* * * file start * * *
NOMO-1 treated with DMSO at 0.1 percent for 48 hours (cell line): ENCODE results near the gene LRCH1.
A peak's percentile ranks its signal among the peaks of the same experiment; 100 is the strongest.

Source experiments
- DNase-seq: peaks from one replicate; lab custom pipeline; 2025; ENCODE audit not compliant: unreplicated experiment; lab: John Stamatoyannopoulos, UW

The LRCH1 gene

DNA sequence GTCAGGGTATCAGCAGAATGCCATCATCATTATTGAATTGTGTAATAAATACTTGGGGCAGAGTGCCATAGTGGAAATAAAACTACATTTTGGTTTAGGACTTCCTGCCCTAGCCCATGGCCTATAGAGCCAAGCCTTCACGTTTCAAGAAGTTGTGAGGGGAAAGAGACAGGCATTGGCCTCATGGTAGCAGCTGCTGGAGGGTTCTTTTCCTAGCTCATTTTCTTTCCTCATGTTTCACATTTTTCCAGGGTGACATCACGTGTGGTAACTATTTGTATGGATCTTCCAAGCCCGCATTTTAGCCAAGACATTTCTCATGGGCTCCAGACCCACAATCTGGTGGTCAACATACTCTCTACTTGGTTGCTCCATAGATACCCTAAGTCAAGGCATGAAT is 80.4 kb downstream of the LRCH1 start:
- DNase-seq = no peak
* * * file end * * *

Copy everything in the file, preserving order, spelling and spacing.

NOMO-1 treated with DMSO at 0.1 percent for 48 hours (cell line): ENCODE results near the gene LRCH1.
A peak's percentile ranks its signal among the peaks of the same experiment; 100 is the strongest.

Source experiments
- DNase-seq: peaks from one replicate; lab custom pipeline; 2025; ENCODE audit not compliant: unreplicated experiment; lab: John Stamatoyannopoulos, UW

The LRCH1 gene

DNA sequence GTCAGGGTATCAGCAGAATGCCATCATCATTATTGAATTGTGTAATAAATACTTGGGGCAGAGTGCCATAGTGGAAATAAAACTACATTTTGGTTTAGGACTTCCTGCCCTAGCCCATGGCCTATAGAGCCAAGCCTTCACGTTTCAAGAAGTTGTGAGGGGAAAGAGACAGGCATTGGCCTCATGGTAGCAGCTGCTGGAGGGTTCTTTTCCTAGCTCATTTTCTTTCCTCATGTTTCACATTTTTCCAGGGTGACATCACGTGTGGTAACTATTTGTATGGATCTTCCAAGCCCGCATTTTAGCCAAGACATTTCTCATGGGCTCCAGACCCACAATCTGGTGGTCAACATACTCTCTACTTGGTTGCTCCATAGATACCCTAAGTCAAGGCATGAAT is 80.4 kb downstream of the LRCH1 start:
- DNase-seq = no peak